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Enjoy a Spring Tradition - Touring Texas Wildflower Trails

March 23, 2021

Just a month ago Texas suffered one of the worst hard freezes in state history, but March has brought warmer temperatures and signs of spring with wildflowers starting to bloom alongside roadways across the Lonestar State.

Taking a road trip to spy the beauty of bluebonnets, pink evening primroses and many other wildflower species sprouting along highways and byways is a Texas tradition.

“Texas wildflower season is much anticipated this time of the year. Many wildflower enthusiasts will travel from all over the state and the country to view this prestigious event,” writes Houston Chronicle horticulture columnist Michael Potter.

Frigid February Helps Reset Texas Wildflower Season

While the scale of each Texas wildflower season and peak spring blooming dates are dependent on weather, the good news is that the historic cold snap in February may have helped this year’s wildflower nature show.

The Austin American-Statesman reported earlier this month that unusually warm weather in January had some wildflowers starting to bloom unseasonably early but the February frigid temps helped put the season back on track.

“This cold spell is likely to reset things so the flowers bloom during their normal time. I was worried things were moving too fast due to all of the warm weather" Andrea DeLong-Amaya, horticulture director at the Lady Bird Johnson Wildflower Center, told the American-Statesman.

Starting Point: Lady Bird Johnson Wildflower Center

A perfect starting point before hitting the Texas wildflower trails is the University of Texas at Austin Lady Bird Johnson Wildflower Center.

Located 12 miles from downtown Austin, the center is the Botanic Garden of Texas.

The center was established by the late Lady Bird Johnson and has a mission to “inspire the conservation of native plants through its internationally recognized sustainable gardens, education and outreach programs, research projects, and consulting work.”

The former first lady, with her motto of “where flowers bloom, so does hope” championed wildflower planting programs across Texas and the country.

Popular Texas Wildflower Trails

The Lady Bird Johnson Wildflower Center has plenty of information on Texas wildflowers and in 2016 released the definitive guide to wildflower trails across the state.

Broken down by region, the drives include:

  • High Plains Loop: Take 87/287 north from Amarillo. Right on FM 1913 for 25 miles, then right again onto FM 1319. South 10 miles to Sanford, then 7 miles south to Fritch. Take TX 136 south back to Amarillo.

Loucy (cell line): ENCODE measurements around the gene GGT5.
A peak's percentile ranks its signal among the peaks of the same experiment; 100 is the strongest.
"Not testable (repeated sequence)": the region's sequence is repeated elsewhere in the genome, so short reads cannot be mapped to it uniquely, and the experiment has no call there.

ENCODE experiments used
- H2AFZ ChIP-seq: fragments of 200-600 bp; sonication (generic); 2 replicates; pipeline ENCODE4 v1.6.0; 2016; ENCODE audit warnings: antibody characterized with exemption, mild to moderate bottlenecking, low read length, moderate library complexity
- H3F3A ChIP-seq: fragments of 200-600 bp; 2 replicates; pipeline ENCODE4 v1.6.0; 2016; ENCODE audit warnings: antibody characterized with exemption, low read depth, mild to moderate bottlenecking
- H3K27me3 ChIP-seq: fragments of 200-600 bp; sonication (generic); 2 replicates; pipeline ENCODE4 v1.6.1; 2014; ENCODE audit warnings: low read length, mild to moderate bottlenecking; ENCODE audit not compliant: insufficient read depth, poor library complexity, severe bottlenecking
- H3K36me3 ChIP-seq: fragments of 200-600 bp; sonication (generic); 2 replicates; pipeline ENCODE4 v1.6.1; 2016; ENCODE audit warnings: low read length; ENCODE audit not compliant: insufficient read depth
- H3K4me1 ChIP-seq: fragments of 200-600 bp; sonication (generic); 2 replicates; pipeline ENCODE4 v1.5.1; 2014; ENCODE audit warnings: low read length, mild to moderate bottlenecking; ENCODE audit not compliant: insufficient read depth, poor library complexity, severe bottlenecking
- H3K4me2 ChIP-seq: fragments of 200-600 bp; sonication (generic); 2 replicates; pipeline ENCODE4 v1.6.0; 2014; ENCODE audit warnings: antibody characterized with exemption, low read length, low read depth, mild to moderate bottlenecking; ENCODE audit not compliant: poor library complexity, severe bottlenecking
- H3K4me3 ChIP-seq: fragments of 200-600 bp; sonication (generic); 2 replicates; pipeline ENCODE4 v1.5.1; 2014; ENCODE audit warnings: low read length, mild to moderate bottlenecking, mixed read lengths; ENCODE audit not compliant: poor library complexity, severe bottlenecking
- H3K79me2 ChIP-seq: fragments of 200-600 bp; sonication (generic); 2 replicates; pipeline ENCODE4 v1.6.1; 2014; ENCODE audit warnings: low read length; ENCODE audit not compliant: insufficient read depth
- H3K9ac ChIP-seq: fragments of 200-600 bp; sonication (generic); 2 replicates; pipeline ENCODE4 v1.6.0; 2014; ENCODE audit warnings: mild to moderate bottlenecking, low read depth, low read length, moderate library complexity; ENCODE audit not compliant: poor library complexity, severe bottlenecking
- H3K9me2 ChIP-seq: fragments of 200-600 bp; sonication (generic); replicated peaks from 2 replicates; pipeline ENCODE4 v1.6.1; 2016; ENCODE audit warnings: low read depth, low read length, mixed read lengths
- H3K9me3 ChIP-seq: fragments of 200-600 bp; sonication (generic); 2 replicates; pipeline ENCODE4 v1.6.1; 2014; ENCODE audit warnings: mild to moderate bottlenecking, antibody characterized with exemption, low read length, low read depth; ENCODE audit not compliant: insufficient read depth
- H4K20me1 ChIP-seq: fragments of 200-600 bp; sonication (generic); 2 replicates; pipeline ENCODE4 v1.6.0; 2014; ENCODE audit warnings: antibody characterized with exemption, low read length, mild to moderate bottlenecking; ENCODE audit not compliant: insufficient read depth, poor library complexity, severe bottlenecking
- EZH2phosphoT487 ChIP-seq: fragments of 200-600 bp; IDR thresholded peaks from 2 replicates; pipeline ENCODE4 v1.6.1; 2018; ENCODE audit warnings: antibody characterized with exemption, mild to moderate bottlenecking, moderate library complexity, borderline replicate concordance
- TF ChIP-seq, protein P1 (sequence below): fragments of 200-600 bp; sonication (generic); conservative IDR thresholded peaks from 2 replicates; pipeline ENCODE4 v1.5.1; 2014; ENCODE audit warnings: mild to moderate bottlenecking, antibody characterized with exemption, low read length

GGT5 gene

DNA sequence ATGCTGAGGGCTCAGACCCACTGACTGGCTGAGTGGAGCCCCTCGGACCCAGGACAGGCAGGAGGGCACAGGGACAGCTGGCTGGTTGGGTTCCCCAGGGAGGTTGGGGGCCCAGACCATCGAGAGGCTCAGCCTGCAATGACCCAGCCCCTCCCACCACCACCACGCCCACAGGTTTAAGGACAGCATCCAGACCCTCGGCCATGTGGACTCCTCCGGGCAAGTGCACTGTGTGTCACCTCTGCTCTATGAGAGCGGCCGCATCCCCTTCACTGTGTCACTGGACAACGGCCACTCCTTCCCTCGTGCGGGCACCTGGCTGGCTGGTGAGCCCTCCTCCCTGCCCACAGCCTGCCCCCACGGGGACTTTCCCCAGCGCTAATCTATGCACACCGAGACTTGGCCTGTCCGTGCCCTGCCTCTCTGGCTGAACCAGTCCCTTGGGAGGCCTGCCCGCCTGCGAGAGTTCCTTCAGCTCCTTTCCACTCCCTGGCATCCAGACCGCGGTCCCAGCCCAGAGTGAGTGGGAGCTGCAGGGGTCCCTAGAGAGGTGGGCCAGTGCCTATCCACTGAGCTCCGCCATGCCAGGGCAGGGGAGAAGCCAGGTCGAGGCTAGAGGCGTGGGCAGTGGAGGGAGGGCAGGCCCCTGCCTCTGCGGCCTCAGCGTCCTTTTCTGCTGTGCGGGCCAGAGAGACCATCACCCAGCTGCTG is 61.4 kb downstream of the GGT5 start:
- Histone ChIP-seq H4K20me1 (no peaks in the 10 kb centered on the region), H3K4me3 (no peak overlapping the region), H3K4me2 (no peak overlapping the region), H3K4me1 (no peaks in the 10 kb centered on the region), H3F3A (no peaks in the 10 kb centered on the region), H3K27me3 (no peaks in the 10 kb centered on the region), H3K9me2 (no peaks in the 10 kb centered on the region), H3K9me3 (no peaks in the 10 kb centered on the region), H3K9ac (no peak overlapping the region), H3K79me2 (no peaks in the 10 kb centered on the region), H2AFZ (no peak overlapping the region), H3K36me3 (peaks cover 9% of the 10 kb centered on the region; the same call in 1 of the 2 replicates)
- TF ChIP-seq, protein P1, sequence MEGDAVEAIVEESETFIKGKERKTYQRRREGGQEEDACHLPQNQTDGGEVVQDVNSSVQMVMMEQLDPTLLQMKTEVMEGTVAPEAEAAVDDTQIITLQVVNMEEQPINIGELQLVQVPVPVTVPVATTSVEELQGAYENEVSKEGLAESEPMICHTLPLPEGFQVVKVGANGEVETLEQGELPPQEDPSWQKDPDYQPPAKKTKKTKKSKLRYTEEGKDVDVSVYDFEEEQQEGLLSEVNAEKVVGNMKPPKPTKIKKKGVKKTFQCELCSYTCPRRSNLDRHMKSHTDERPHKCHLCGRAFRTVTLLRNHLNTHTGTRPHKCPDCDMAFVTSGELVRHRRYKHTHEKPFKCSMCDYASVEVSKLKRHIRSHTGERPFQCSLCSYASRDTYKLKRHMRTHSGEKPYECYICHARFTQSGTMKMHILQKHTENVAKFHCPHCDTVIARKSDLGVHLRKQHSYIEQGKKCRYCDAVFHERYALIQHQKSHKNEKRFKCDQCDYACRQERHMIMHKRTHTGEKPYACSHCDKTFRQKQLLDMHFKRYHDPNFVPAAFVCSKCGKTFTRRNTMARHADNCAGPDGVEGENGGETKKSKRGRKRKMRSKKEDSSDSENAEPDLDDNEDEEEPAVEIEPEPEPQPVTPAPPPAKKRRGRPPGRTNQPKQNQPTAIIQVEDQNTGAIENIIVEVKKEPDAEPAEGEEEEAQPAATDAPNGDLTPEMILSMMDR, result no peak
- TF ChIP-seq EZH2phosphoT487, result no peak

Northeast Texas
  • Piney Woods and Bayou: From Marshall, north along Texas 43, then right onto FM 134 toward Karnack. Head into Karnack and turn directly left on FM 2606/TJ Taylor Avenue. Turn right on FM 2198 to Uncertain. Visit Caddo Lake State Park on your way back to Texas 43, which takes you north to Atlanta. Then US 59 to Linden. Texas 155 to Avinger, then Texas 49 to Jefferson. Then US 59 back to Marshall.
East Texas
  • Dogwood Heaven: From Palestine, east on US 84 to Rusk. Then south on US 69 to Alto. Skirt border of Davy Crockett National Forest on Texas 21 to Crockett. Then back to Palestine on US 287.
Greater Houston
  • Brenham’s Bluebonnet Loop: From Brenham, northeast on TX 105. Then right onto FM 1155 south to Chappell Hill. Right on US 290, take Austin exit in Brenham to stay on 290 for 14 miles. Take turn off to Burton, FM 1697, then right onto FM 390. Proceed to Old Baylor Park in Independence. Turn right on FM 50, back to Texas 105 and Brenham.
San Antonio Area
  • Official Wildflower Capital: Head southeast from San Antonio on US 181 to Kenedy. Then north on FM 792 to Texas 80 just south of Helena. Proceed north to Nixon, then head east on US 87 toward Westhoff. Continue south on 87 until it meets US 183/US 77A to Goliad. Then return to Kenedy via TX 239 East.
Hill Country
  • Willow City Loop: From Fredericksburg, head north on TX 16 for approximately 13 miles, go east on Ranch Road 1323 for nearly 3 miles to Willow City, then turn left onto Willow City Loop. Return to Fredericksburg via TX 16.
Southwest Texas
  • Bigger in Big Bend: From Marfa, south on US 67 to Presidio. Then FM 170 Camino Rio along the Rio Grande through Big Bend State Park to Terlingua and Study Butte. Take TX 118 north to Alpine, then return to Marfa on US 67/90.

What Texas Wildflowers to Spot

There are more than 5,000 blooming plants in Texas, but the wildflowers steal the show.

Here are some Texas wildflowers to spot on your drive:

  • Bluebonnet (Lupinus texensis) The six species of the beloved bluebonnets that grow in Texas have been designated the State Flower by the Texas Legislature.
  • Indian Paintbrush (Castilleja spp.) Named because the bright tips of the petal-like bracts look like they have been dipped in paint. Colors vary from scarlet to orange, cream, yellow, and occasionally purple.
  • Indian Blanket (Gaillardia pulchella) Also called firewheel. Named because fields of red, orange, and yellow of this wildflower resembles brightly woven fabric.
  • Drummond Phlox (Phlox drummondii) Spot these red, and sometimes pink, blue and purple, wildflowers in post-oak woods near roadways.
  • Verbena (Verbena spp.) May be the most abundant wildflower in Texas with common shades of purple, pink and red.
  • Pink Evening Primrose (Oenothera speciosa) Also called the Buttercup, this wildflower opens each dusk with flowers withering each day only to be replaced again in the evening.

 For more Texas wildflower varieties check out this Texas Highways article.

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